2.c. Students know salt crystals, such as NaCl, are repeating patterns of positive and negative ions held together by electrostatic attraction.

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1 2a. Students know atoms combine to form molecules by sharing electrons to form covalent or metallic bonds or by exchanging electrons to form ionic bonds. 2.c. Students know salt crystals, such as NaCl, are repeating patterns of positive and negative ions held together by electrostatic attraction.

2 Chemical Bonds hold atoms together. 1. Ionic Bonds 2. Metallic Bonds 3. Covalent

3 Review. Valence electrons are why the families of the periodic table have similar chemical properties and reactions. Valence e- determine the types of chemical bonds an atom will make! C

4 Shows how many valence electrons (ve-) available for bonding and how many of these electrons are paired Non-bonding pairs paired electrons in an electron-dot structure Paired electrons are stable and do not form bonds

5 Unpaired valence electrons participate in bonds By doing so, they become paired with an electron from another atom. Valence electrons can be given, taken, or shared!

6 Elements with 8 electrons in the valence shell are unreactive and do not form bonds Noble gases have a full octet making them stable or unreactive (inert) All elements want to be stable losing or gaining ve- allow elements to become stable when they achieve a noble gas configuration

7 Metals lose electrons (cation +) Nonmetals gain electrons (anion -) Ionic Bonds form when metals (cations) and nonmetals (anions) bond!

8

9 Held together by electrostatic attraction (+ and force) Electrical force makes a Strong Bond! For all ionic bonds + and charges must balance! This means that all + charges must equal every charges

10 Charges must also balance in compounds containing ions that carry multiple charges. Ex. Calcium ion has a charge of 2+ but the fluoride ion has a 1- charge. Two fluoride ions are needed to balance each calcium ion, the formula for calcium fluoride is CaF 2.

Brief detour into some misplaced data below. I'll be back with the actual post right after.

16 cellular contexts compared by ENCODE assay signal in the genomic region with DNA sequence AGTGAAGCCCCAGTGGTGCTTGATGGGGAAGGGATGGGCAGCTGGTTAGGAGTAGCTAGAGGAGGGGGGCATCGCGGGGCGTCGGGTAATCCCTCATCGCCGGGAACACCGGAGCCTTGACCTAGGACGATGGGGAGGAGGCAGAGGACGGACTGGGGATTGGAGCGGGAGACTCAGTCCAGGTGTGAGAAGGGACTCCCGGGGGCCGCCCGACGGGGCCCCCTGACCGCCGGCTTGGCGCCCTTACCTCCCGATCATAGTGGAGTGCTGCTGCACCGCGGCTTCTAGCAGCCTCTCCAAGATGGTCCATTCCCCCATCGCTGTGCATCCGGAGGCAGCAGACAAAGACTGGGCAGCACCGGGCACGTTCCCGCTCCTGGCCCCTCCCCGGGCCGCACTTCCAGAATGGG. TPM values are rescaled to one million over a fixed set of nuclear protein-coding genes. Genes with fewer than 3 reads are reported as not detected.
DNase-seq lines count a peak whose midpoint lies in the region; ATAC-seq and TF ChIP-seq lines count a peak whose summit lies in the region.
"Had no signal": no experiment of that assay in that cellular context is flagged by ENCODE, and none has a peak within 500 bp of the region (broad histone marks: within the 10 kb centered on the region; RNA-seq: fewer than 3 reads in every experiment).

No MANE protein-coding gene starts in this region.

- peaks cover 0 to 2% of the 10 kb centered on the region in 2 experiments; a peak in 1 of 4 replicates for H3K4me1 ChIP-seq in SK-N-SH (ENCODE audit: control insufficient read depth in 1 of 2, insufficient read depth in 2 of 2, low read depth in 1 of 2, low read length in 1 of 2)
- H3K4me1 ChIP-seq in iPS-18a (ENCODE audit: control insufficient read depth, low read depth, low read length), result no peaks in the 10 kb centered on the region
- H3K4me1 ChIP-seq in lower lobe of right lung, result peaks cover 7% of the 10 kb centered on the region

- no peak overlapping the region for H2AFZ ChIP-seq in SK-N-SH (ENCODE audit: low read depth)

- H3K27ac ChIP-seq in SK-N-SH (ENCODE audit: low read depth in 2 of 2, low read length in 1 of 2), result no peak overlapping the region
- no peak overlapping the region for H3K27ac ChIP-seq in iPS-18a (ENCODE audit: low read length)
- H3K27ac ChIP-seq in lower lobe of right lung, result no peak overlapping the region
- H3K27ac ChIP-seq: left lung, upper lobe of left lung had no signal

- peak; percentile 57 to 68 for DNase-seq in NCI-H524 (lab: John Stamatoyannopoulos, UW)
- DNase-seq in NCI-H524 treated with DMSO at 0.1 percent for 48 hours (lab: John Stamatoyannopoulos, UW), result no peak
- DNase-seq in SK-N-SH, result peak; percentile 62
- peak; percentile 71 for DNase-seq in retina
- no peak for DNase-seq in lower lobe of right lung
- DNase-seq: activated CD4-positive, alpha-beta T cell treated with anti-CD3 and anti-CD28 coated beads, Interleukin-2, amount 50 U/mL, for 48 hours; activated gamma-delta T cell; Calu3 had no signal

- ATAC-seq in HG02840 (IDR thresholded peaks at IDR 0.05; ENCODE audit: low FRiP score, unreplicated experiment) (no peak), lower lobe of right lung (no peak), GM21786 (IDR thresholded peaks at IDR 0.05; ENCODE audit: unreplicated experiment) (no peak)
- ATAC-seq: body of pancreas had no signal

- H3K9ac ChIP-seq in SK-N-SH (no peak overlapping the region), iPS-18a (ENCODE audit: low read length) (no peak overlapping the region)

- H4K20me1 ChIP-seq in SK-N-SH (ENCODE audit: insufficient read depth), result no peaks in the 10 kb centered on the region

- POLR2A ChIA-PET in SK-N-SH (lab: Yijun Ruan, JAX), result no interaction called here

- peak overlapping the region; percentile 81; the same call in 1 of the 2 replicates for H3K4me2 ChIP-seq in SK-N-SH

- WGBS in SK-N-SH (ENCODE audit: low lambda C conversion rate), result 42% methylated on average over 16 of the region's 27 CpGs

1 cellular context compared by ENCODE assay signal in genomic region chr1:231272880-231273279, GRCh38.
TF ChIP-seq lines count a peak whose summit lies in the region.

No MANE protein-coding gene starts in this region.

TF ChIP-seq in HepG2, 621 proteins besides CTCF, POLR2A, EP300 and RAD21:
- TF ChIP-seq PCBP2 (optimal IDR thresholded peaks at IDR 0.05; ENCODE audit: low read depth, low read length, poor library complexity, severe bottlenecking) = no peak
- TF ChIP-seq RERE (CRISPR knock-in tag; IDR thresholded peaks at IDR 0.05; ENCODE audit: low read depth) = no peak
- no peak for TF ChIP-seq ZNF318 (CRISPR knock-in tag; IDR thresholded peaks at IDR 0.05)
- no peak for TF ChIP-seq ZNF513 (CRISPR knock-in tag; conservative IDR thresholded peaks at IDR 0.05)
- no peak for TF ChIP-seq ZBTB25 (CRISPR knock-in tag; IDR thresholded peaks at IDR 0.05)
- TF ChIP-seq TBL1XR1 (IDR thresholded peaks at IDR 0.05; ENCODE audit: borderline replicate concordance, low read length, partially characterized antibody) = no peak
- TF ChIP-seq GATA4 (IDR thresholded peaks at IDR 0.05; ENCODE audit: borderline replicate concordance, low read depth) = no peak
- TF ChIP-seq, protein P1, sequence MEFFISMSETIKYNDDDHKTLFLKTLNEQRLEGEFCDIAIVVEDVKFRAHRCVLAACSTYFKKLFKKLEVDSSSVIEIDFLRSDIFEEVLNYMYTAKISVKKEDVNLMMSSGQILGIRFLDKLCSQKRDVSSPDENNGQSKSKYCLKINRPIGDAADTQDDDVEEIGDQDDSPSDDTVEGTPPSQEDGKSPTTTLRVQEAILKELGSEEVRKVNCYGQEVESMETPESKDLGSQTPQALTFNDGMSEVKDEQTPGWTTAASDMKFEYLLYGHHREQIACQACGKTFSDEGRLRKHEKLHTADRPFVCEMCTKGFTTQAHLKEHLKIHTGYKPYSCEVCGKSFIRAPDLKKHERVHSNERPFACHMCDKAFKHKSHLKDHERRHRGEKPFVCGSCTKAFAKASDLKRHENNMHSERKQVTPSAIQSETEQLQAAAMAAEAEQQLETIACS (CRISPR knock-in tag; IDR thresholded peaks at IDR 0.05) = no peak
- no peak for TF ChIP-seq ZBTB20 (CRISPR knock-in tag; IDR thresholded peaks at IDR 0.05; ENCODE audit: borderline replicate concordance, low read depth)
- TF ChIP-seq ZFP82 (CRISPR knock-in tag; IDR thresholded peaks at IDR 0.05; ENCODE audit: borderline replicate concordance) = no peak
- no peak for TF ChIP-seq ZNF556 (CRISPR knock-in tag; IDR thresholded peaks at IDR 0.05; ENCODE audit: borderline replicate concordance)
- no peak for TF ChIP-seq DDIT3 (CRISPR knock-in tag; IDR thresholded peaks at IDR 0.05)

11 Ionic bonds create crystalline structures (SALTS)! Ionic crystals are formed as positive and negative charges attract. This repeating pattern creates a crystal lattice or structure.

12 In an IONIC bond, electrons are lost or gained, resulting in the formation of IONS in ionic compounds. K F

13 K F

14 K F

15 K F

16 K F

17 K F

18 K F

19 K + F _

20 K + F _ The compound potassium fluoride consists of potassium (K + ) ions and fluoride (F - ) ions

21 K + F _ The ionic bond is the attraction between the positive K + ion and the negative F - ion

22 Ionic Bonding Lets do an example by combining calcium and phosphorus: Ca P All the electrons must be accounted for, and each atom will have a noble gas configuration (which is stable).

23 Ionic Bonding Ca P

24 Ca 2+ P

25 Ca 2+ P Ca

26 Ca 2+ P 3- Ca

27 Ca 2+ P 3- Ca P

28 Ca 2+ P 3- Ca 2+ P

29 Ca Ca 2+ P 3- Ca 2+ P

30 Ca Ca 2+ P 3- Ca 2+ P

31 Ca 2+ Ca 2+ P 3- Ca 2+ P 3-

32 = Ca 3 P 2 Formula Unit This is a chemical formula, which shows the kinds and numbers of atoms in the smallest representative particle of the substance. For an ionic compound, the smallest representative particle is called a: Formula Unit

33 1. Crystalline solids - a regular repeating arrangement of ions in the solid 2. Ions are strongly bonded together. Structure is rigid. 3. High melting points

34 1. Conducting electricity means allowing charges to move. 2. In a solid, the ions are locked in place. 3. Ionic solids are insulators. 4. When melted, the ions can move around. 5. Melted ionic compounds conduct electricity. 1. NaCl: must get to about 800 ºC. 2. Dissolved in water, they also conduct (free to move in aqueous solutions)

35

36 Summary. Form from positive and negative ions (Metals and Nonmetals) Strongest Bonds! Creates crystalline structures (Salts) Conducts electricity when dissolved in water!

37

38 Metal is listed first, followed by nonmetal. Change the name of the non-metal to ~ide. Examples nitride, sulfide, fluoride, oxide, bromide, iodide, chloride, phosphide

39 1. Write the symbols of the 2 elements. 2. Write the charge (oxidation #) of each as superscripts. 3. Drop the positive and negative signs. 4. Crisscross the superscripts so they become subscripts. 5. Reduce when possible.

40 1. Write the symbols of the 2 elements.

41 2. Write the charge (oxidation #) for each element.

42 3. Drop the positive (+) and negative (-) sign.

43 4. Crisscross the superscripts so they become subscripts.

44 4. Crisscross the superscripts so they become subscripts.

45 5. Reduce when possible.

46 Sr O 2 2 Al P 3 3 Pb O 2 4 Ba N 3 2 REDUCES TO REDUCES TO REDUCES TO REDUCES TO SrO AlP PbO2 Ba N 3 2

47 Most transition elements have 2 valence electrons (ve-). Roman numerals are used in the name of the transition metal in the compound to show the valence on the cation.

48

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